February 1st, 2021
White supremacists spewing and performing racist bile attacked, with contempt, the Penn State student group, Black Caucus, during their virtual meeting on January 27th, 2021. The students vigorously defended themselves, responding with a statement that is as eloquent as it is anguished. Their rejoinder places this most recent outrage in historical context, demonstrating how it is merely the latest in a long train of racist attacks and abuses against Black Penn Staters. Black students have never needed faculty, whether in or out of Black Studies, to speak for them. On the contrary, as a field of academic inquiry and a subfield within predominantly white-centered disciplines of the social sciences and humanities, African American Studies owes its very existence to the demands, marches, sit-ins and creative disruptions of Black students and their non-Black allies, on and beyond campus. Penn State, where Black students also take our African American Studies classes in disproportionate numbers and are similarly overrepresented at the extracurricular activities we sponsor, is no exception to this rule.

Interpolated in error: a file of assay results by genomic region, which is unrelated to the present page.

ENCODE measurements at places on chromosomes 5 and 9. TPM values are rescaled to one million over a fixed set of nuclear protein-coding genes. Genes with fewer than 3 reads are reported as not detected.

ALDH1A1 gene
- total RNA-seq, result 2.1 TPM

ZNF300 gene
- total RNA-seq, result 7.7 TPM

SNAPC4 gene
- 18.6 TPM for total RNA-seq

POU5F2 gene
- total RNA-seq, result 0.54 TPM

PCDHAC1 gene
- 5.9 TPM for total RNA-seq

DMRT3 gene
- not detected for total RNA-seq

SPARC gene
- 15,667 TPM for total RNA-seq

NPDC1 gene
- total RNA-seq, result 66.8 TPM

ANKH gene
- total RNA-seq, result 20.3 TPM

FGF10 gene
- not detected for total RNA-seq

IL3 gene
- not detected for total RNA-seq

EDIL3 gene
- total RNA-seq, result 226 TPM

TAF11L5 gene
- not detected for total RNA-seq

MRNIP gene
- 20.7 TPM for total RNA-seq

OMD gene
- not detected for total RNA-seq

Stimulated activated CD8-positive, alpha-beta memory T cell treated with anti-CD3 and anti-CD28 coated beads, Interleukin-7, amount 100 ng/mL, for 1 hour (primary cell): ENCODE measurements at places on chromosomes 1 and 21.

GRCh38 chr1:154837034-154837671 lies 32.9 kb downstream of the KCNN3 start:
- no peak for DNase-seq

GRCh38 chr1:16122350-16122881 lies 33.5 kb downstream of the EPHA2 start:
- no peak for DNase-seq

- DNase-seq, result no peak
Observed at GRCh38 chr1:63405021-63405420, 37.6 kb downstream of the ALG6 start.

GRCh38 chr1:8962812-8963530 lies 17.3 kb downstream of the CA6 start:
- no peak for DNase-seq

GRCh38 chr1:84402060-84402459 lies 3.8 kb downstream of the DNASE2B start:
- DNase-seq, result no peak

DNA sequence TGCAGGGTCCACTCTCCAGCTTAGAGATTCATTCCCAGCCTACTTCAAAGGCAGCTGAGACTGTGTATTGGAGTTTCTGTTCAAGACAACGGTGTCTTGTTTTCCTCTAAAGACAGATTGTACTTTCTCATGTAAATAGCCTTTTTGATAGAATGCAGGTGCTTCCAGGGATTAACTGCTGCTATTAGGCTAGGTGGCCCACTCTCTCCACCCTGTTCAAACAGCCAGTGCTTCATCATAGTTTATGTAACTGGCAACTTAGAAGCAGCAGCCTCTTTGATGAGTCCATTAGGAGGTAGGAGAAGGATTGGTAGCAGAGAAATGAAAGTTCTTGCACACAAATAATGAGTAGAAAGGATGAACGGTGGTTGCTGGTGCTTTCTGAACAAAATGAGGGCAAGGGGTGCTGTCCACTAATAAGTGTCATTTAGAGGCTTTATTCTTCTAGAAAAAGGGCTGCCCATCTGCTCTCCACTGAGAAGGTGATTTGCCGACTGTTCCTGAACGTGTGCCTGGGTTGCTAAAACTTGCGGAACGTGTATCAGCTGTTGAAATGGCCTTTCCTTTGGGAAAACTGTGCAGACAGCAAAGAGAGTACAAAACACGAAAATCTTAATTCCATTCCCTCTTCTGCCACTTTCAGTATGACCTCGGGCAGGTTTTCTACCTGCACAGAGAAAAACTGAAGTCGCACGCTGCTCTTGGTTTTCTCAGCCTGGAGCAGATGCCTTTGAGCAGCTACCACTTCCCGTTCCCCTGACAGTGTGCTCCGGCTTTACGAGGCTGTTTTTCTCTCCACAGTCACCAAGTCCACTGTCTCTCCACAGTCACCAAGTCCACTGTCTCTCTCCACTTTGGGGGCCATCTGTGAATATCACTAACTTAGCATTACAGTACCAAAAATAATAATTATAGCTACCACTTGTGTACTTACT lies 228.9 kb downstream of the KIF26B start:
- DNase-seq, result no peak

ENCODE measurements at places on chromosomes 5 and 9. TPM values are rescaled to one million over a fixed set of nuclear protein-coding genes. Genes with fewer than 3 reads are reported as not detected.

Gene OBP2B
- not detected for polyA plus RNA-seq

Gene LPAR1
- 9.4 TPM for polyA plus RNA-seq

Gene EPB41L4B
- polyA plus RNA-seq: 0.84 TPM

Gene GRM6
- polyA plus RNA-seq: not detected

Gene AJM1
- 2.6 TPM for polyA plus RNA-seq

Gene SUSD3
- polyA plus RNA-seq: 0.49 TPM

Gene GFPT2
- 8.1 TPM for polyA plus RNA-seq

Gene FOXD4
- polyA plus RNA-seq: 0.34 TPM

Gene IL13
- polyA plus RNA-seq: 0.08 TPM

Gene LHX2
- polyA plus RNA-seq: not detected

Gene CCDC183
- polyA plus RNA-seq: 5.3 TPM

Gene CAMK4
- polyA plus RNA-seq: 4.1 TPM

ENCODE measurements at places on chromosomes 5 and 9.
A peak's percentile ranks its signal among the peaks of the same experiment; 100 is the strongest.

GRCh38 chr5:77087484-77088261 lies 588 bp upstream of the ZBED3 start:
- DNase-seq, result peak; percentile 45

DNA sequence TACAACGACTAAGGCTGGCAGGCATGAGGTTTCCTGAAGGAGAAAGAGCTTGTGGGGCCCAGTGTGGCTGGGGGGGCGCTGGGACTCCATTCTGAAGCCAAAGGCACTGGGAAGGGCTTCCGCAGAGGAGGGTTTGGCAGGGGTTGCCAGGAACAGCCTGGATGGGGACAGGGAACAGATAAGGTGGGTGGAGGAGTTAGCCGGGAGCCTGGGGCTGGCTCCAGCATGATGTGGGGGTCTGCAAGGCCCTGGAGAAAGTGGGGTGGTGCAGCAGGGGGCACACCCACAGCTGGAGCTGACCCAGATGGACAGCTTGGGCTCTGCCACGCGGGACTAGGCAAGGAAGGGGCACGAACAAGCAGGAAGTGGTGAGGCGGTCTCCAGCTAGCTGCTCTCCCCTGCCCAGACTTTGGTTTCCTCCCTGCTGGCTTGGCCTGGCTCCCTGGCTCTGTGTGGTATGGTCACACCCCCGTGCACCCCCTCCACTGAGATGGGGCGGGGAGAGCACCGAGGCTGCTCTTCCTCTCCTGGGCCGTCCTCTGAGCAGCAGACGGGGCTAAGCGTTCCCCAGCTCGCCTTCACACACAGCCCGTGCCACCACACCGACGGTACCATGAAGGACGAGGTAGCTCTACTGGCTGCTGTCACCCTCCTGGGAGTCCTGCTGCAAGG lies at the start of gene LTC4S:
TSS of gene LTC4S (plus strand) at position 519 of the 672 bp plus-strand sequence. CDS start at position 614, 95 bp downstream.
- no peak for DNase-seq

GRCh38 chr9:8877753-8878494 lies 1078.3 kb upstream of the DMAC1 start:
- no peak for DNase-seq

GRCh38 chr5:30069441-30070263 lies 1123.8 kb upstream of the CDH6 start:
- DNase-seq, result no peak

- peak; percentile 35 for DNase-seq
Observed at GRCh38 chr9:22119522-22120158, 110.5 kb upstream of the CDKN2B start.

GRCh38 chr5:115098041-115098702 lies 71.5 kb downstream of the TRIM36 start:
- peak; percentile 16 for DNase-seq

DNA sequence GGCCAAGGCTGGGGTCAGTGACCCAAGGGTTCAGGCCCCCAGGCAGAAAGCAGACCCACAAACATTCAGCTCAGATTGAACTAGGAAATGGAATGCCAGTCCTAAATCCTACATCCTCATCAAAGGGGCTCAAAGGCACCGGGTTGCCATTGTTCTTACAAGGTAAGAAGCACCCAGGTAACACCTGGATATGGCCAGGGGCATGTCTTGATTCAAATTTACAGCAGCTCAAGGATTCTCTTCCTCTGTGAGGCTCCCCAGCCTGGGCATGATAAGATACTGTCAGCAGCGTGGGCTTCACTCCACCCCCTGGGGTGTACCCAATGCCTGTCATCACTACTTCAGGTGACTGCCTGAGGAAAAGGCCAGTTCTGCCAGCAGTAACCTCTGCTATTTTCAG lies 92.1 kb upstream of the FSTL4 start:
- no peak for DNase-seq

We, the African American Studies Department faculty, stand in solidarity with the students who White supremacists attacked on January 27th. We stand with them because their cause is just. In standing with them, we are also making a down-payment on a historical and moral debt: they have stood by, with and for us since the inception of our field of study. We further support the students’ call to identify the January 27th perpetrators and hold them accountable for what are unquestionably hate crimes. Ultimately, what the students seek, and what they have long been calling for, is transformation. Now is the time for Penn State to make good on its stated commitment to banish white supremacy, subtle and overt, and root out systemic racism from the university.
After the massive, worldwide Black Lives Matter protests of the past year, now is the time. After the events of January 6th, 2021, in the wake of the January 27th outrage, and amid a global and national pandemic that has been especially devastating and deadly for African-descended peoples globally and nationally, we are dangerously out of time. We join the Black students in their demand that the leadership of our university seize this moment and make discernible and indisputable transformations toward racial justice—transformations in administrative leadership, in budgetary priorities, and in retention and recruitment of Black students, faculty and staff; transformations that will impact learning and work spaces on all our campuses; transformations that will be tangible in the lives of every member of the Penn State community. Certainly, now is the time!
From the faculty of the African American Studies Department.
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